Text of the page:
SENSUAL EATING, OUTSIDE THE MOUTH,
INSIDE THE MOUTH
Welcome to Emotional Eating Session II dealing with sensual eating, or eating outside the mouth and inside the mouth.
Let’s just go over the premise of mindfulness. Mindfulness is a return to paying attention to life. And, when we pay attention to our food, and I mean really pay attention, we begin to notice all sorts of wonderful aspects of the food, and more importantly, we become aware of how much food we’re putting into our bodies.
Sensual eating, outside the mouth has to do with touch which is present in eating in many, many ways. The sense of touch informs us from the moment we reach for a fork, spoon, knife, or in the case of finger food, the moment we reach for the food itself. And the experience can be bad as well as good. In the case of a dull knife when you try and cut into a thick piece of meat, guess what? Your eating enjoyment will be less.
Even before taking your first bite, you’re aware of other touch-based information. You will feel a food’s weight, for example a bite of chocolate is heavier than a kernel of popcorn. A spoonful of peanut butter weighs more than a spoonful of rice.
As our sensual eating moves inside the mouth we’re about the texture of food. Here are some possibilities and examples:
- Smooth (yogurt)
- Bumpy (cracker)
- Chewy (dried fruit)
- Crunchy (pita chips)
- Grainy (hummus)
- Creamy (pudding)
- Crumbly (certain cheeses)
Interestingly enough, touch helps us to push food to the various parts of our mouths for chewing and to orient it so that we can swallow. Without our mindfulness we take all this for granted as we’ve done for so many meals and snacks. Come back to all these sensations and maybe in the beginning, take note of what we are feeling inside and outside our mouths.
Temperature is an important piece of information to the brain. Foods taste different depending on their temperature, and their textures change as well: think of a cold chunk of cheese versus the same cheese heated and melted. Make sure your food is at the right temperature to allow you to enjoy it – no half-heated food!!
As one might expect Flavor is perhaps the most powerfully sensual information we get from eating. The variations are endless and alluring. Our taste buds actually work with our sense of smell and can bring us great pleasure as well as great disgust. Usually only a small part of our consciousness is aware of the flavor of food we eat. It’s just enough to keep us eating. Just imagine if we really paid attention to all the data that taste can bring?
Try this little exercise the next time you’re eating. When you’ve taken a bite of food, check in to see what flavors are there – both bold and subtle:
If you find this exercise difficult to focus on flavor, closing your eyes can make things easier.
We have so much going on in the senses registered through the eyes, nose, ears, and mouth that it can seem almost futile to include the stomach as well. But real satisfaction would be impossible without input from the stomach, which tells us when we have completely fulfilled the need to eat.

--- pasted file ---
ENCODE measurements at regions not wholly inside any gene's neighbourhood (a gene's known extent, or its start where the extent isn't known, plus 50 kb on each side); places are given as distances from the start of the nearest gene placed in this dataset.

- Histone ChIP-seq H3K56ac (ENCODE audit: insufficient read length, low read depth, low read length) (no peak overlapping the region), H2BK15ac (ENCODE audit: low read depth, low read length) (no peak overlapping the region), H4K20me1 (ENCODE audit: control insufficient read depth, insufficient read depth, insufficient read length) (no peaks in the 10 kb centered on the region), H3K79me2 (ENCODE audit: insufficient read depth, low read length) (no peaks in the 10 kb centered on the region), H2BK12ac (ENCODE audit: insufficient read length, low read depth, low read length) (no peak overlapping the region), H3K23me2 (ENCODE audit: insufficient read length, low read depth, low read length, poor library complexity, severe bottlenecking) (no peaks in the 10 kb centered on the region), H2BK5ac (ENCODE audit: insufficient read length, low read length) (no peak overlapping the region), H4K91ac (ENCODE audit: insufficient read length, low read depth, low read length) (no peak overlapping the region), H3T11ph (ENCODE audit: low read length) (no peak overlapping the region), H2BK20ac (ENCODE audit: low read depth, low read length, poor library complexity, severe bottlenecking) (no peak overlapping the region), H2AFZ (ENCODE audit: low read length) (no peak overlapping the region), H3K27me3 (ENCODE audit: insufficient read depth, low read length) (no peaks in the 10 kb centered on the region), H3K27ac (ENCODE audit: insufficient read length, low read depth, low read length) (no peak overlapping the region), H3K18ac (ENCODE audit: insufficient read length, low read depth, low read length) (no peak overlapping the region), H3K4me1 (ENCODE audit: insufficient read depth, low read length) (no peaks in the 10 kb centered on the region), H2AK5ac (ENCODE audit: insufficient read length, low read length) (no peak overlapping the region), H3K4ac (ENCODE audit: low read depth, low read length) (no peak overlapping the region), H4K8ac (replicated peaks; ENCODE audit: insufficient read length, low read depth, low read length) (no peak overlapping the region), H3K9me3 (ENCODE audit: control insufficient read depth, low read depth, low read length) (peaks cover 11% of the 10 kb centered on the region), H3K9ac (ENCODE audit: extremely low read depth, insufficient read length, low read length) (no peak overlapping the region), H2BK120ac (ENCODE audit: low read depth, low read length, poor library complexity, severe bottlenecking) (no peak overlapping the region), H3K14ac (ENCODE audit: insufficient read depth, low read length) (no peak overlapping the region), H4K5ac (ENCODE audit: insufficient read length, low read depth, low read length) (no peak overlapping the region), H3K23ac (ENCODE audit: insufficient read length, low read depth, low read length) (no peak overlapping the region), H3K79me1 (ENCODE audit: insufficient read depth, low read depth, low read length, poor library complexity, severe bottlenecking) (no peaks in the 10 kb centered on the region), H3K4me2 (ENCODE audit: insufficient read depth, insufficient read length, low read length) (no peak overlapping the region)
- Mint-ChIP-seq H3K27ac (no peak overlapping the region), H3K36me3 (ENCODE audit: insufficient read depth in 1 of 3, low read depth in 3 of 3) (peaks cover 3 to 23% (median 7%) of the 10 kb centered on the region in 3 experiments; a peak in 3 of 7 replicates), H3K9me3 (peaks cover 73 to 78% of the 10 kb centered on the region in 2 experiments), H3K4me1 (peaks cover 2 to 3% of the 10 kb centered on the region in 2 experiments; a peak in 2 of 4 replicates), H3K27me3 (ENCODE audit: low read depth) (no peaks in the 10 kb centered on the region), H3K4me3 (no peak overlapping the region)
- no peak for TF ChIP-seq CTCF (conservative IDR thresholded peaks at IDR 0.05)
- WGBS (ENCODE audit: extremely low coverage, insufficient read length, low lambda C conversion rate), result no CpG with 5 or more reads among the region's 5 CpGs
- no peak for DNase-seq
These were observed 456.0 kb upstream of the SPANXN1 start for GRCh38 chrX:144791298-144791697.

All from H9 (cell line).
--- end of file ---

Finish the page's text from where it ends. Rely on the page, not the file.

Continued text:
One recognizes a delay between the time we are full and the moment we know we are full. To reduce the effect of this phenomenon, check in with your stomach every three or four bites. Don’t start checking in halfway through the meal; you are more likely to forget to check at all. Starting early in the meal allows us to compare later feelings of moderate fullness to feelings of having a relatively empty stomach.
Clear your head and help yourself tune in by taking a deep breath. Compare your feeling of fullness with the level of satisfaction in eating your last bite. In general, pleasure associated with eating a bite of food lessens as the stomach becomes fuller.
Here is a key point for all of us and for all our clients. If we continue to eat with high awareness, our chances of overeating are much less than they are otherwise.
At the point where your meal or snack is done and you stop eating, ask yourself how you feel about you. What is your self-opinion? If you are like most, being aware of the body’s amazing ability to respond to food sensually is very satisfying. And knowing that you have treated your body well – honored your body – throughout the meal or snack helps in developing a culture of self-care that can extend to other areas of our life (like exercising in a healthy way, for example).
A good number of us have a strange psychological reaction to treating ourselves well: “I don’t deserve this. I’m uncomfortable doing this because it feels good, and I’m not supposed to feel good.” And there is a real challenge. It takes a lot of courage to exist outside our comfort zone, whether the ‘extreme’ place is much better than our normal way of being or much worse. Living in a new and better place, and staying there, can be a big adventure.
Working through this exercise in mindful eating can be difficult, but don’t worry. It will take some practice to eat with real awareness, particularly in a culture that works so hard to take our attention away from what we are eating, how much we are eating, and how satisfying it is (or isn’t). Continuing to eat mindfully will make all those distractions very, very boring!
So, let’s take a deep breath every time we sit down to a snack or a meal and remember eat mindfully by enjoying every aspect of our surroundings, sensations and the food. WE DESERVE IT.
Carlotta Robbins is a psychologist and hypnotherapist. She works primarily with weight problems and more importantly those emotions and thoughts that lead to weight gain. If you have any questions, she will be glad to answer them firstname.lastname@example.org or visit her contact us page at www.rejuvenation21now.com/contact.
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